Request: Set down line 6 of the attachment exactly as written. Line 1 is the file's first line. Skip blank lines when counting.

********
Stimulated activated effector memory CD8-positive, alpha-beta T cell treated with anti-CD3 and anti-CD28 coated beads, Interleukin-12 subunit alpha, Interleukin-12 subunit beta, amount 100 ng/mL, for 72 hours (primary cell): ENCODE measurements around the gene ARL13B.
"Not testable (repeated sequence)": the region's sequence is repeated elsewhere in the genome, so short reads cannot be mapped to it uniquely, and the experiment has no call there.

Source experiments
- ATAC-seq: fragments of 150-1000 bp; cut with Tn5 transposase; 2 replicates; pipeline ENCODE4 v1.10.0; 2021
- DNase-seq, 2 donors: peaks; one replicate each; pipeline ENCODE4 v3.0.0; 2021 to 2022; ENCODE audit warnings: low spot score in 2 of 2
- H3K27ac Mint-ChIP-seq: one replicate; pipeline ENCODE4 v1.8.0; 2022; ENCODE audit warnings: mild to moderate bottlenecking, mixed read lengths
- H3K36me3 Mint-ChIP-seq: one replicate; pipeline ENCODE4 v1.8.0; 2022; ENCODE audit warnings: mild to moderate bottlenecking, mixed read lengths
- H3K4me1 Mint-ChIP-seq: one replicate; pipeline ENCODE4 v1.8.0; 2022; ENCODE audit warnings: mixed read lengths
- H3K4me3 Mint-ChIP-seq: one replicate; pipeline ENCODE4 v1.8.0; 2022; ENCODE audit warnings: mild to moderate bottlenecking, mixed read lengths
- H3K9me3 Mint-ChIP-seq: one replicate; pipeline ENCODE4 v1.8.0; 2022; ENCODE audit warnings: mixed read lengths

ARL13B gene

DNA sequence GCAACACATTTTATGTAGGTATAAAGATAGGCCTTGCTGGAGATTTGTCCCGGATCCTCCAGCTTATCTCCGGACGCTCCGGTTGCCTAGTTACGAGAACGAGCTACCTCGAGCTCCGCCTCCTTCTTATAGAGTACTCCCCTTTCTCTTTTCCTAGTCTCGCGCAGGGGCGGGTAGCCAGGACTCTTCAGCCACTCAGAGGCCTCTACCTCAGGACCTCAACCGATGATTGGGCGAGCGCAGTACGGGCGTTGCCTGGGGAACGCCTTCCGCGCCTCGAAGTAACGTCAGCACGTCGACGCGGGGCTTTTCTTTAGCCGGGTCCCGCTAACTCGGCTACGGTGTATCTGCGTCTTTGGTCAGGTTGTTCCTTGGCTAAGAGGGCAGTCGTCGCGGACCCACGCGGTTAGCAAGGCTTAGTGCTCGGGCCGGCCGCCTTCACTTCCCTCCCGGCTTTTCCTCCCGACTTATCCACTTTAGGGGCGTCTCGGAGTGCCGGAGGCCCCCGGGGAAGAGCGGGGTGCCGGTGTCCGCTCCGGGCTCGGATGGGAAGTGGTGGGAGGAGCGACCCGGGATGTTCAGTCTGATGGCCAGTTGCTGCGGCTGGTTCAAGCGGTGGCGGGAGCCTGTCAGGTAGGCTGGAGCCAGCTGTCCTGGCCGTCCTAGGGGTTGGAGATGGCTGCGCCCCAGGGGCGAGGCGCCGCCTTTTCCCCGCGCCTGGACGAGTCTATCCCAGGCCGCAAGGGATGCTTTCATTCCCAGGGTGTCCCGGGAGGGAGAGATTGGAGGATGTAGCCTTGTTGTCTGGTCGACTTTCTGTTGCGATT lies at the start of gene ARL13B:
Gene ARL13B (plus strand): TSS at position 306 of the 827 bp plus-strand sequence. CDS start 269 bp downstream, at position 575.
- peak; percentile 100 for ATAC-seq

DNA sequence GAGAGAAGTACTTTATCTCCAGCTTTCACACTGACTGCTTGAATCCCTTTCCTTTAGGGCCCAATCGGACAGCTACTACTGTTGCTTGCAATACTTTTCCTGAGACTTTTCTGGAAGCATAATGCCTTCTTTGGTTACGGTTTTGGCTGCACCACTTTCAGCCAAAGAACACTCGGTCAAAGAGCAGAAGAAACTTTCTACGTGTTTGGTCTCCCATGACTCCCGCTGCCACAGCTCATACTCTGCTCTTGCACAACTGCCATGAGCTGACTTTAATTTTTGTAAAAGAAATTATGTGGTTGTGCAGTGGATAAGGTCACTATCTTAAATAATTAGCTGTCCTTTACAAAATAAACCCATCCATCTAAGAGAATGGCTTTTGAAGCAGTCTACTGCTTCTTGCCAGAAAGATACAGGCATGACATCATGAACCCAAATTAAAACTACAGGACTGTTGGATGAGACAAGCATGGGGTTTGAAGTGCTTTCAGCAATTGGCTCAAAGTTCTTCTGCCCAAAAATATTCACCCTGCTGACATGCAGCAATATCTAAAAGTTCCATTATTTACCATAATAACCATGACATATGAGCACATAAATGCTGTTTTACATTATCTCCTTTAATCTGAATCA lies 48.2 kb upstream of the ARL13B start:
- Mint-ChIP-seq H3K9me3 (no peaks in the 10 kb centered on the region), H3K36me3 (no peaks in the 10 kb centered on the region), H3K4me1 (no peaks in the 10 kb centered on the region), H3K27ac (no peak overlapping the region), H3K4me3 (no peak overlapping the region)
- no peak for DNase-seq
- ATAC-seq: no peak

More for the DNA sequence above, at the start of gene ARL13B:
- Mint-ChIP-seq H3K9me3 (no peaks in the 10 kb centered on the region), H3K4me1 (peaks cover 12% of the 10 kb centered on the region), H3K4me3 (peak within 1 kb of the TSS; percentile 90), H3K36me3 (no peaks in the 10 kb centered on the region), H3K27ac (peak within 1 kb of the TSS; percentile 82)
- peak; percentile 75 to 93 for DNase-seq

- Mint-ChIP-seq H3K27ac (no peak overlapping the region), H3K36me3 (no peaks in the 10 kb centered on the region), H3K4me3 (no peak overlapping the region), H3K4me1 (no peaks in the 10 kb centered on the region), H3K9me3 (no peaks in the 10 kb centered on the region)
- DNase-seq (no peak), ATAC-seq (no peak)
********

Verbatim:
- H3K27ac Mint-ChIP-seq: one replicate; pipeline ENCODE4 v1.8.0; 2022; ENCODE audit warnings: mild to moderate bottlenecking, mixed read lengths